On 21 August 2014, two days after US photojournalist James Foley was beheaded, the U.S. military admitted a covert rescue attempt involving dozens of US Special Operations forces had been made to rescue Americans and other foreigners held captive in Syria by ISIL militants. The rescue attempt was the first known US military ground action inside Syria. On 11 September 2014 the US Congress expressed support to give President Obama the $500 million he wanted to arm and train moderate Syrian rebels.[155][needs update] The US also began airstrikes against ISIL in 2014.

Foreign fighters have joined the conflict in opposition to Assad. In December 2015, the Soufan Group estimated a total of 27,000–31,000 foreign fighters from 86 countries had travelled to Syria and Iraq to join extremist groups.[156] While most foreign fighters are jihadists, some individuals, such as Mahdi al-Harati, have joined to support the Syrian opposition.[157] In 2013, the ICSR estimated that 2,000–5,500 foreign fighters had gone to Syria since the beginning of the protests, about 7–11 percent of whom came from Europe. It also estimated that the number of foreign fighters did not exceed 10 percent of the opposition armed forces.[158] Another estimate puts the number of foreign jihadis at 15,000 by early 2014.[159]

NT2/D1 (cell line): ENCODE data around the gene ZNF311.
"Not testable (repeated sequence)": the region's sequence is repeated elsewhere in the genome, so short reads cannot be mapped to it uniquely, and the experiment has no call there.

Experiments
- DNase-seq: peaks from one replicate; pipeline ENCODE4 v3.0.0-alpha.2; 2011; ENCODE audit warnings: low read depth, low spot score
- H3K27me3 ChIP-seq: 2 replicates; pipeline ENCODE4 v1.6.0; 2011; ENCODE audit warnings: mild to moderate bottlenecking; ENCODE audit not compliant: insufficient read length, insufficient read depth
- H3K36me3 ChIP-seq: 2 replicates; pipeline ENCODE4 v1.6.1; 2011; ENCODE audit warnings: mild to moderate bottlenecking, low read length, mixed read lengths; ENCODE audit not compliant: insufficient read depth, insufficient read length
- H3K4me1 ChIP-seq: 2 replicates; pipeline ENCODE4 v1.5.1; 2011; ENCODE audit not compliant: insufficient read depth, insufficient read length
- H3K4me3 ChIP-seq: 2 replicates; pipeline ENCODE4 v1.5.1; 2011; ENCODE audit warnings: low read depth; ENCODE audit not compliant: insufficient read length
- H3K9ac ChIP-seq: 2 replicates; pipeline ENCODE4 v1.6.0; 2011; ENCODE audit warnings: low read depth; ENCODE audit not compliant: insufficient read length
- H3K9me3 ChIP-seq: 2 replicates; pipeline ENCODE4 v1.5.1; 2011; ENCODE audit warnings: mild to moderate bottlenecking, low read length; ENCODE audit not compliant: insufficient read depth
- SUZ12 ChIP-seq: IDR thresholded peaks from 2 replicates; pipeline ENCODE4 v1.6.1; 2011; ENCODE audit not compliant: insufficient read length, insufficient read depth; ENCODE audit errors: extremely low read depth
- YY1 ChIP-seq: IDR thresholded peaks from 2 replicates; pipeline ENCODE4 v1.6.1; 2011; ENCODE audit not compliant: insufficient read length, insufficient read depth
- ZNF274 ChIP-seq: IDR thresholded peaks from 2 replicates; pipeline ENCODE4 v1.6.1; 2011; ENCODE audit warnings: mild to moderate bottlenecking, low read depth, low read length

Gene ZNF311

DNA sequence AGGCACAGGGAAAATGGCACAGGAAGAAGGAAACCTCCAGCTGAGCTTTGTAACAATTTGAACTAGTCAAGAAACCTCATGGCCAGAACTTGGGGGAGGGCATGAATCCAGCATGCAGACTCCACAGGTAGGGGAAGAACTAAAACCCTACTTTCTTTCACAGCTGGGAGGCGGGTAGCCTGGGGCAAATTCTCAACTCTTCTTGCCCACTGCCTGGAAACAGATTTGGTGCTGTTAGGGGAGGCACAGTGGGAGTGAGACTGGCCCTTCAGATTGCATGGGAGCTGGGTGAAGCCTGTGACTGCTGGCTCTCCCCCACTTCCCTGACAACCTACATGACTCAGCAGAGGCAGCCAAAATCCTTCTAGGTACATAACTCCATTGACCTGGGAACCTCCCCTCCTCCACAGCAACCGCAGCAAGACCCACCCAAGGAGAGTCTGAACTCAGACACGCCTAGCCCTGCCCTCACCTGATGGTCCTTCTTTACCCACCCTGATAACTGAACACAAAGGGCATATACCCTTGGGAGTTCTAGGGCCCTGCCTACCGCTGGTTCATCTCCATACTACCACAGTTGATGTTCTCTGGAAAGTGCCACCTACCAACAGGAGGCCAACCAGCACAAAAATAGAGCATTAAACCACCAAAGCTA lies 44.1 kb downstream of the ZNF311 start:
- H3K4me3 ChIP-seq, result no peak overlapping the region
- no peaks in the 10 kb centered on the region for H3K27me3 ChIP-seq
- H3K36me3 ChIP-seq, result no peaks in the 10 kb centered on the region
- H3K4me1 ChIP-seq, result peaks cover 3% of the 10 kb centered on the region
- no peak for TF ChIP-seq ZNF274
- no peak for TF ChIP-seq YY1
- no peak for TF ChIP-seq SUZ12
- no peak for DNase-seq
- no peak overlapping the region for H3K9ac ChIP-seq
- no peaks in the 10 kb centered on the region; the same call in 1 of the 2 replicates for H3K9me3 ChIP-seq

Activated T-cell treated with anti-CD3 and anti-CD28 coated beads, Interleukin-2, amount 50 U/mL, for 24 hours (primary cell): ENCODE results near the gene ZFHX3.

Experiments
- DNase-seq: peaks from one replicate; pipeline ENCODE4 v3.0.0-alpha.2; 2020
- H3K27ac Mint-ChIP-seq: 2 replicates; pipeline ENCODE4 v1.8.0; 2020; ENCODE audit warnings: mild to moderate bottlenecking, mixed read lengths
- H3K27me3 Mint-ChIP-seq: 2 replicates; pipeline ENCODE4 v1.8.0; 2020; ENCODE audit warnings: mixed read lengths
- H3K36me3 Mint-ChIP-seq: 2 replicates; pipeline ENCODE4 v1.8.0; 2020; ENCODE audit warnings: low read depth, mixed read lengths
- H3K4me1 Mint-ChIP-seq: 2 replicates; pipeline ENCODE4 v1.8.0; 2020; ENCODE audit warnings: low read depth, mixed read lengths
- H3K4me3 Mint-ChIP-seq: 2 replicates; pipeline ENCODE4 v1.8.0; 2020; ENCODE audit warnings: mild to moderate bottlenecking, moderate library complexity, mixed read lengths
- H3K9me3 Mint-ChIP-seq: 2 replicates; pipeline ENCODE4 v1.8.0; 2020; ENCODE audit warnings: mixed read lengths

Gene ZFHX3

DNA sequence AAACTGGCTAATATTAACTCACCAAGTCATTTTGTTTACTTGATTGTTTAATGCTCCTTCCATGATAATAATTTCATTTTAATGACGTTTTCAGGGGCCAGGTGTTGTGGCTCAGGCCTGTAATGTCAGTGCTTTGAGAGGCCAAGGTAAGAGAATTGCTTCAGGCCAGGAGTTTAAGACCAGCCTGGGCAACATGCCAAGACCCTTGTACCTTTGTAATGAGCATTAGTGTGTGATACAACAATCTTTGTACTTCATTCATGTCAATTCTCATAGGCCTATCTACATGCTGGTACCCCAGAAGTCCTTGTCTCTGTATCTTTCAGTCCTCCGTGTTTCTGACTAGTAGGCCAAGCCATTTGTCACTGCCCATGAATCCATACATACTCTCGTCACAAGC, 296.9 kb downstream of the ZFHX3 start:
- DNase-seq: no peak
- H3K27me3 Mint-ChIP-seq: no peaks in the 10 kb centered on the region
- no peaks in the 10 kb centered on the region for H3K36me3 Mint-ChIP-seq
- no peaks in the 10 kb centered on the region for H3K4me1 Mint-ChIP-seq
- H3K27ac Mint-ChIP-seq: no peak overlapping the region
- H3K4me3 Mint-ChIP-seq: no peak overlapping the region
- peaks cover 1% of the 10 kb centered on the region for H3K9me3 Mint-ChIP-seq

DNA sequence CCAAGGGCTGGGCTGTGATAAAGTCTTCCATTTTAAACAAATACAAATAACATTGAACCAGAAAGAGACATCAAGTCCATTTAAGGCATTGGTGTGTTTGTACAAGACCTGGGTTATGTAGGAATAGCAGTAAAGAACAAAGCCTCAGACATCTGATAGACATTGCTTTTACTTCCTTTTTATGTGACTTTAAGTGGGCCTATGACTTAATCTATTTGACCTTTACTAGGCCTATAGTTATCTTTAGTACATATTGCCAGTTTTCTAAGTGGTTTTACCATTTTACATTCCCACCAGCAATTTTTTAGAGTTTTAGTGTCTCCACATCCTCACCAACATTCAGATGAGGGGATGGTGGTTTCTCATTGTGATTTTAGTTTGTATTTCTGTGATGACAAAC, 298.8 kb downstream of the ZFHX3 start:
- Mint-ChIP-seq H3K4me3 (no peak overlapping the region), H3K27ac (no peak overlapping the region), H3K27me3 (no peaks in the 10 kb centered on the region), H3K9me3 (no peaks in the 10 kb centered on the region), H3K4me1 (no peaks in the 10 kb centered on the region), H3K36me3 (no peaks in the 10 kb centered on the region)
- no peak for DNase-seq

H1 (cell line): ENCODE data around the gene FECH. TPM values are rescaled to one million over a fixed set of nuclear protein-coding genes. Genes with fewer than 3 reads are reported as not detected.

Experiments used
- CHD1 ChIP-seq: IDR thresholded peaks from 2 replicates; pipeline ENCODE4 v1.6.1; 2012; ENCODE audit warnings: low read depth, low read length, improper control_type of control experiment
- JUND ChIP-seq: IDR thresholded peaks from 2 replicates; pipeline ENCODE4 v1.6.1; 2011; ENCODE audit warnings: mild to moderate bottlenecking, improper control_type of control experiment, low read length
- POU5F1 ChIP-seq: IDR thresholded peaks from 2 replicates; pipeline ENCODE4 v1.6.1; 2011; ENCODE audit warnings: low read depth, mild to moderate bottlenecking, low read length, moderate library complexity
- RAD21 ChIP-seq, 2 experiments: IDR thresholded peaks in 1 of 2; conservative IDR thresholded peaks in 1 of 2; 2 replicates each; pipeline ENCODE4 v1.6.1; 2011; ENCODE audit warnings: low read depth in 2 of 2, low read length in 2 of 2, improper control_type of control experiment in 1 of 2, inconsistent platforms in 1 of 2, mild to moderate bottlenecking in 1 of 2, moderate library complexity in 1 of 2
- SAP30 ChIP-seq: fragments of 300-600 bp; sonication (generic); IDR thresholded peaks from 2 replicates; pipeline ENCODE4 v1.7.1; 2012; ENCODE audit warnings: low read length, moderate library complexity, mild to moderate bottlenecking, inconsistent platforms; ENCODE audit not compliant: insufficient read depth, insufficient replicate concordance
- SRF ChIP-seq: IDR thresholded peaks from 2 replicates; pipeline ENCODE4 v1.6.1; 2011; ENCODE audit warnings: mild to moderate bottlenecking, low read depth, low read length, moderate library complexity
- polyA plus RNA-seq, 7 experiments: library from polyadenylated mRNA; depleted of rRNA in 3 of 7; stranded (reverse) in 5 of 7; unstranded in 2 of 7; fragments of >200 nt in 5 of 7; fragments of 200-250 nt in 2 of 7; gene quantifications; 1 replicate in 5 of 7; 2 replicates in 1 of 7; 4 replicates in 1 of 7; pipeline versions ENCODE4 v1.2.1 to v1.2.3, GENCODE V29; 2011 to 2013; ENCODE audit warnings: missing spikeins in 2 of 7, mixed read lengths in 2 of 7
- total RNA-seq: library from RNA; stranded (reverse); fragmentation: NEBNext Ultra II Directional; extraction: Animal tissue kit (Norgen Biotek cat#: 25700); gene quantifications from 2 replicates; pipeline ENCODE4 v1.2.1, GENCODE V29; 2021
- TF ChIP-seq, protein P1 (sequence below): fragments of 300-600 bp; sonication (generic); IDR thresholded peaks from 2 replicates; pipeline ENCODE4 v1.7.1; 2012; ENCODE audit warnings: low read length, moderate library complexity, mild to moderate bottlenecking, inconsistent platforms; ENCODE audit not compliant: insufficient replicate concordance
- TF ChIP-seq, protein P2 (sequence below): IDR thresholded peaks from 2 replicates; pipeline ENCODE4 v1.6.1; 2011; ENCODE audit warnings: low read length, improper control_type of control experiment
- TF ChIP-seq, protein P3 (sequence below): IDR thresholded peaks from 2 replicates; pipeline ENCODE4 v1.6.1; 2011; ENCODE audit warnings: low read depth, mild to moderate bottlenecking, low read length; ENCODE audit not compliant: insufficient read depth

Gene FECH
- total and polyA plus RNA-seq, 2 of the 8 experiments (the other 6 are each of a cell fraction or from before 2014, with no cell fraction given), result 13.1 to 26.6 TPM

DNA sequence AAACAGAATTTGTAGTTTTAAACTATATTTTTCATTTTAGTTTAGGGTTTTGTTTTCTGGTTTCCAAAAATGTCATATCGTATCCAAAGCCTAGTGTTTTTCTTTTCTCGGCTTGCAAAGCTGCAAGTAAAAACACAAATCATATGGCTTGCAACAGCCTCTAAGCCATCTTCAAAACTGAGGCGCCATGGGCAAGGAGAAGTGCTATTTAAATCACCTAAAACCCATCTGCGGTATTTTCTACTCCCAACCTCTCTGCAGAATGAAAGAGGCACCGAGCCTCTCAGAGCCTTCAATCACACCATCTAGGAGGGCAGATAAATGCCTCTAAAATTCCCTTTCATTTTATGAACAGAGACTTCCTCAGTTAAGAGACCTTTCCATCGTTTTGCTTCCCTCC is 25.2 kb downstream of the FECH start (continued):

Thousands of Shia foreign fighters are in Syria from Iraq, Lebanon, Iran, Pakistan, Afghanistan, and Bahrain, with Shia militias. They fight on behalf of the Assad government, which is dominated by minority Alawites.[160][161][162][163][164][165] The largest groups are Liwa Fatemiyoun and Hezbollah.